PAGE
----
What comes through in the Moody’s assessment [the credit-rating downgrade of 15 banks] and in any review of their returns on equity is that banks have lost significant ability to generate earnings to offset the inevitable losses. The lost earnings power is surely due in part to reduced leverage, which helps protects taxpayers.

But 2,300 pages of Dodd-Frank and countless other federal efforts to put sand in the financial gears are also taking their toll. The Obama tax and regulatory frenzy, of which Dodd-Frank is a part, weighs on economic growth. Those are our words, not Moody’s, but the rating agency does note that the abysmal economic environment is a drag on ratings for everyone.

An economy built to stall

“An economy built to stall.”

In his first two years in office, Democrats gave Mr. Obama everything he wanted, save for cap and trade and union card-check, which would have done even more harm to job creation. They passed stimulus, ObamaCare, multiple housing bailouts, Dodd-Frank and more.

Even after Republicans took the House, they gave Mr. Obama the payroll tax holiday he demanded first for 2011 and again for 2012. Far from some new fiscal “austerity,” overall federal spending hasn’t declined. Meanwhile, the Federal Reserve has delivered monetary stimulus after stimulus—QE I, QE II, Operation Twist, and 42 months of near-zero interest rates with the promise of 30 months more.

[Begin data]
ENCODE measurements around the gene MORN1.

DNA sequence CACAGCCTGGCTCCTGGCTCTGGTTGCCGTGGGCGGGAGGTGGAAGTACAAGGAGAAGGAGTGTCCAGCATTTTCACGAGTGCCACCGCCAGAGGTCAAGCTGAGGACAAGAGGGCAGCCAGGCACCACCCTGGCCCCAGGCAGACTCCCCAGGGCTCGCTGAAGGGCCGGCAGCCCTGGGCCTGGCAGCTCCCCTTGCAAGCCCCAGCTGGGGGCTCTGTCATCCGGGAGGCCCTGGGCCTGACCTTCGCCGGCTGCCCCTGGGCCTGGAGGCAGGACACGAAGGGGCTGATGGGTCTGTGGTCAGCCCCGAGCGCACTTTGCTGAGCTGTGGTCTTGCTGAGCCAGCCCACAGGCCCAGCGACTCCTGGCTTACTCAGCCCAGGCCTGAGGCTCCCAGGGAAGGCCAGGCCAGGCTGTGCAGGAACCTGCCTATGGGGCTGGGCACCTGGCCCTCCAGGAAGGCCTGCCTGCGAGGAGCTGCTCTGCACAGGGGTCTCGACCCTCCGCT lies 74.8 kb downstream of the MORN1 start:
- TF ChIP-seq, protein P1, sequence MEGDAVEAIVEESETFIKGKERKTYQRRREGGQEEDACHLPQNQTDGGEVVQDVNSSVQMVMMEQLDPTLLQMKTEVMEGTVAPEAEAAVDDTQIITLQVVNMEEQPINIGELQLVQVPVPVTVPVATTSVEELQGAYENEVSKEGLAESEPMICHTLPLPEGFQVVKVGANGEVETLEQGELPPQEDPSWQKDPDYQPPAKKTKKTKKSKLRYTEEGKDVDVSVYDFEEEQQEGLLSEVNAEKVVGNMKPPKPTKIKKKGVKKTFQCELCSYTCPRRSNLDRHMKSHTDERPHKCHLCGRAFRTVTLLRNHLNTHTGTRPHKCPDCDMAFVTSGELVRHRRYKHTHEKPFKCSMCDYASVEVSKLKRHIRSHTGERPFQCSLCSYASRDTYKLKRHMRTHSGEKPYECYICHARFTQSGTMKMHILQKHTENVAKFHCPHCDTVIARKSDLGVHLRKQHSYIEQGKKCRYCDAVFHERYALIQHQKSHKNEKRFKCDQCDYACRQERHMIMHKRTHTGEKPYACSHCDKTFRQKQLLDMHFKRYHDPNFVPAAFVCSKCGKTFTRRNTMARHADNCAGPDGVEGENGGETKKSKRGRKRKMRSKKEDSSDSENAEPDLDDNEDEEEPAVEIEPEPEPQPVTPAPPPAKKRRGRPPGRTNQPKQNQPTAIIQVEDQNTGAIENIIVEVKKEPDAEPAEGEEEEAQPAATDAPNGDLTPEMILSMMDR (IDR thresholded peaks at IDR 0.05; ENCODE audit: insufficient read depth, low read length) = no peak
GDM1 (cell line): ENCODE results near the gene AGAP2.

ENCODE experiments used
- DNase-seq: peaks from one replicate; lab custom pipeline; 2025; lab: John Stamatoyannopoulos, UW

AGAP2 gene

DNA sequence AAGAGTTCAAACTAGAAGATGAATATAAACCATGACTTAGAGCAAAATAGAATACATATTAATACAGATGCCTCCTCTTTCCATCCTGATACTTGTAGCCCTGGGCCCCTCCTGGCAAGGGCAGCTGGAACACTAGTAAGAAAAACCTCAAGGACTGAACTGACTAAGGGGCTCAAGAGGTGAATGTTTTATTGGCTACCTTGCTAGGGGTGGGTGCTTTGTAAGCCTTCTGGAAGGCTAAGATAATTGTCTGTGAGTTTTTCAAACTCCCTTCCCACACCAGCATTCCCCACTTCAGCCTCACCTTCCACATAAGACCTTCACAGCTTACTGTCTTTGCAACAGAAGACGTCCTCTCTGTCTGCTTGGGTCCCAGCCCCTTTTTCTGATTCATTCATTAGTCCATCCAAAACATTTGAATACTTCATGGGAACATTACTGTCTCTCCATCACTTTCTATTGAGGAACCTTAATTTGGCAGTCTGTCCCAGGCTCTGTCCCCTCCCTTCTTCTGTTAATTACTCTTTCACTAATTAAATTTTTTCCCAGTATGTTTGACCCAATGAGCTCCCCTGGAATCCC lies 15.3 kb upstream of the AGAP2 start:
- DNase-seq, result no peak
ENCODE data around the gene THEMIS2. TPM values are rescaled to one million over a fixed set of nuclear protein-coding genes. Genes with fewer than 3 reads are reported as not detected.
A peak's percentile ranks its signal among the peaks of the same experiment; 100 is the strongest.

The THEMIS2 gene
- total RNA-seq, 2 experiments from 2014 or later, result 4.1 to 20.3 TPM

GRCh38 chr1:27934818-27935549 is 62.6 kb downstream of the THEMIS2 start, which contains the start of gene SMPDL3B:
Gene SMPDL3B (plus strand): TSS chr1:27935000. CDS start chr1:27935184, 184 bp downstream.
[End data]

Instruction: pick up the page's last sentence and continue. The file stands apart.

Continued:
Mr. Obama has had the freest run of policy of any President since LBJ. So maybe the problem is the policies.

Maybe Milton Friedman was right that “temporary, targeted” tax cuts don’t change the incentives to invest or hire because people aren’t stupid. Maybe each $1 of new federal spending doesn’t produce a “multiplier” of 1.5 times that in added output. Maybe the historic burst of regulation of the last three years has harmed business confidence and job creation. And maybe the uncertainty that comes from helter-skelter fiscal and monetary policy has dampened the animal spirits needed for a durable expansion.

As I said yesterday, though no president or Congress is entirely to blame for the state of the economy, they both can do great harm if they make decisions that interfere with the freedom of the market. And sadly, having the government interfere with the freedom of the market has been Obama’s mantra since the day he took office.

Not good: The Labor Department announced today that the U.S. economy only added 69 thousand jobs in May, the fewest in a year.

Not good: The Labor Department announced today that the U.S. economy only added 69,000 jobs in May, the fewest in a year.

The unemployment rate went up slightly as well, Labor also adjusted downward the number of jobs created in the past two months to terribly comparable numbers.

While no president is ever entirely responsible for the state of the economy, Barack Obama’s policies have certainly done significant harm. High regulation, Obamacare, and a clear hostility to private enterprise in all fields except space exploration has helped produce what appears to be the longest period with a floundering economy in my lifetime.

It’s not just a good idea, it’s the law!

Mexico has passed its own very strict climate change law.